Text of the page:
Americans Have Lackluster Performance at 2017 Women’s French Open

Twenty-year old  Jelena Ostapenko was the story at the 2017 Women’s French Open. Along her path to the title, the 47th-ranked and unseeded Ostapenko beat Louisa Chirico, Monica Puig, Lesia Tsurenko, Sam Stosur, Caroline Wozniacki, Timea Bacsinszky, and SImona Halep.

The road to victory was not easy for Ostapenko. She won five of her seven matches in three sets.

Unfortunately, there were no Cinderella stories for the 16 American women. As a group they finished 13-16. With the exception of Venus Williams, they demonstrated their strength was not playing on the red clay at Roland Garros.

First round losers were:
• Louisa Chirico
• Alison Riske
• Coco Vandeweghe
• Christina McHale
• Julia Boserup
• Jennifer Brady
• Amanda Anisinova
• Lauren Davis
Chirico lost to Ostapenko, McHale lost to 8th seed Kuznetsova, Brady lost to 13th seed Kristina Mladenovic. Admittedly, these women had tougher than normal first round matches. On the other hand, Coco Vandeweghe (seeded 19th) and Lauren Davis (seeded 25th) did not hold their seeds.  It is noteworthy that Amanda Anisimova played in both the girls’ junior singles and the championships.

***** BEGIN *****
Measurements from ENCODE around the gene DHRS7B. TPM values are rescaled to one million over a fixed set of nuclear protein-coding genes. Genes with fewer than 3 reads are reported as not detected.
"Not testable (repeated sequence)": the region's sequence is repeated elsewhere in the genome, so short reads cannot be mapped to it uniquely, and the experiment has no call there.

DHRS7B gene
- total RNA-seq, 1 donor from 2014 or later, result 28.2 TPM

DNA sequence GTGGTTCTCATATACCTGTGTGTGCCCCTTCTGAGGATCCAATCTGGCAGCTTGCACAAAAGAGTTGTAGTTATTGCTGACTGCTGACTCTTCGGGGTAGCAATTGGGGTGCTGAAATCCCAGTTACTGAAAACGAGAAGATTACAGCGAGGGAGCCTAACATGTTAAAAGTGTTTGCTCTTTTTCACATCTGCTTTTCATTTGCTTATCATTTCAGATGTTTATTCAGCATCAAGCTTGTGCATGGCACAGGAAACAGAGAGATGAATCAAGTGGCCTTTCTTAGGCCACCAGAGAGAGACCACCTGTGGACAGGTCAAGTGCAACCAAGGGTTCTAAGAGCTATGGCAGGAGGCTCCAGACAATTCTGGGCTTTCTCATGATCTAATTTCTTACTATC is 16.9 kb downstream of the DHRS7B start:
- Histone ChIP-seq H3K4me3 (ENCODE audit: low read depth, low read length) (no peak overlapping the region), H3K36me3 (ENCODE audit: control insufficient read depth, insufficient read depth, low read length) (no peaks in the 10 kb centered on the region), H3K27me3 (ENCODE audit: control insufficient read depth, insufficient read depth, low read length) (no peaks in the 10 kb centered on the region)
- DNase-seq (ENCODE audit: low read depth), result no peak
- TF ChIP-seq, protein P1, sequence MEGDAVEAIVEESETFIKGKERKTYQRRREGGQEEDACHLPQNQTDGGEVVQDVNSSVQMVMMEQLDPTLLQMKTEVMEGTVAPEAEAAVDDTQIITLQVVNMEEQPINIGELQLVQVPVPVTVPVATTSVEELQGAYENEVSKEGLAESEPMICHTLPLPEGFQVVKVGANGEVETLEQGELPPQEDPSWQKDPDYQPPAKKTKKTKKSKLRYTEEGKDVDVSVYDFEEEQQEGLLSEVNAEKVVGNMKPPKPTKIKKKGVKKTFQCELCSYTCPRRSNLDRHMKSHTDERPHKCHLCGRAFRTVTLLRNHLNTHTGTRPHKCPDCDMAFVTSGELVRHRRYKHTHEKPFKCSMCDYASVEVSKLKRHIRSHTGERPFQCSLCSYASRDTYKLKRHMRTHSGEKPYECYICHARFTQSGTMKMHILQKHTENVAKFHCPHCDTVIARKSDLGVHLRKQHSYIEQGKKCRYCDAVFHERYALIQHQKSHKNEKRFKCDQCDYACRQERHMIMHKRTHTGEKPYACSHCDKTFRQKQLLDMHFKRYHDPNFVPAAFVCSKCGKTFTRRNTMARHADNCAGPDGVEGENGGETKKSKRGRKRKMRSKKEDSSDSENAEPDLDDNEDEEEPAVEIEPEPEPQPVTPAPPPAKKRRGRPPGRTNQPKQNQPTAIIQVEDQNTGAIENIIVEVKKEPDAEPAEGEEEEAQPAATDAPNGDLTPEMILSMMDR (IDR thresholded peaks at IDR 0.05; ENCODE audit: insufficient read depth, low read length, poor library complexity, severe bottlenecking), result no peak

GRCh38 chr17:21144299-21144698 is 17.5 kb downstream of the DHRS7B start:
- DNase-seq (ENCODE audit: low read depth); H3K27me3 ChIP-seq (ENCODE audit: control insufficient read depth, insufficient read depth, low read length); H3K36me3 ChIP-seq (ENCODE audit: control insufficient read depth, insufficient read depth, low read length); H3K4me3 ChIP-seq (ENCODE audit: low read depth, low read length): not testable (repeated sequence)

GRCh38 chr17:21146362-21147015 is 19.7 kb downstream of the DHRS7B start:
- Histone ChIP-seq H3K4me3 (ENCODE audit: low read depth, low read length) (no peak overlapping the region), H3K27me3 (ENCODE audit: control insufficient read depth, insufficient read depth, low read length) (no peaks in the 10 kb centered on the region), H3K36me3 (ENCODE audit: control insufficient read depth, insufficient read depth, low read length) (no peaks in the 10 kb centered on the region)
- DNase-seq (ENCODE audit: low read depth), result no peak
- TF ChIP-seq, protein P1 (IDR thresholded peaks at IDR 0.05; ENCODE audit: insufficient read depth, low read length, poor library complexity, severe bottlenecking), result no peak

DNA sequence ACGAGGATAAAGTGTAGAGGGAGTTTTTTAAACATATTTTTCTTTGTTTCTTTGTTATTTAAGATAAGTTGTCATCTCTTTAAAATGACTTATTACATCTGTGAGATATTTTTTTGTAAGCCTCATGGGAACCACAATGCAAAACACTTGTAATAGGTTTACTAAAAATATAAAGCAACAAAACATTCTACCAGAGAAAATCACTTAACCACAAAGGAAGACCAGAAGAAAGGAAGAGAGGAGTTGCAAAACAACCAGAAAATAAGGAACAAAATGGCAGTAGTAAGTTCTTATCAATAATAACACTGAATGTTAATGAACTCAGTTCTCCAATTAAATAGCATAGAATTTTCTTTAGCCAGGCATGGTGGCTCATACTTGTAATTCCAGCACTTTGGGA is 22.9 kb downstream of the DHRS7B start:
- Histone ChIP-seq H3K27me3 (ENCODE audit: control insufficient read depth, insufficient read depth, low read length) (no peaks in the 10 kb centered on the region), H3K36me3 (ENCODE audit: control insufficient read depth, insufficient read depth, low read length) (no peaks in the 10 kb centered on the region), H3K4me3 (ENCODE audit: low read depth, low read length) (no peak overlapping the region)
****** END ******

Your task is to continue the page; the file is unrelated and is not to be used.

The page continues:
The following American women were 1-1. They bowed out in the second round:
• Madison Brengle
• Varvara Lepchenko
• Taylor Townsend
• Madison Keys
Unfortunately, Keys did not hold her 12th seed.

Four American women had 2-1 records, losing in the third round:
• Shelby Rogers
• Catherine (CiCi) Bellis
• Bethanie Mattek-Sands
Bellis, an 18-year old, is the youngest of the group. She has shown promise since defeating 12th seed Dominika Cibulkova at the 2014 U.S. Open. Bellis has improved since that match and is on track to be a force in the top ten.

Venus Williams, seeded 10th, was the only American woman to hold her seed with a 3-set loss to Timea Bacsinszky in the round of 16.

The next Grand Slam stop is WImbledon. Will Venus Williams continue to play well and be the American woman with the most wins? Will Madison Keys finally have a break through tournament? WIll one of the younger players such as Jennifer Brady, Shelby Rogers, or Coco Vandeweghe have a break through event? Check back in a couple of weeks.


It’s Three in a Row for Serena

The 2016 French Open was the third Grand Slam in a row where Serena Williams was upset in the finals by an unlikely competitor. This time her loss came at the hands of the rising Spanish star, Garbine Muguruza.

Even with the loss, Williams remains almost untouchable. So far this season she is 24-4 in 5 tournaments, bringing her career singles win-loss record to 761-127. This year Williams has won 1 tournament, lost in the finals of 3 tournaments and bowed out in the round of 16 in the other tournament. Impressive!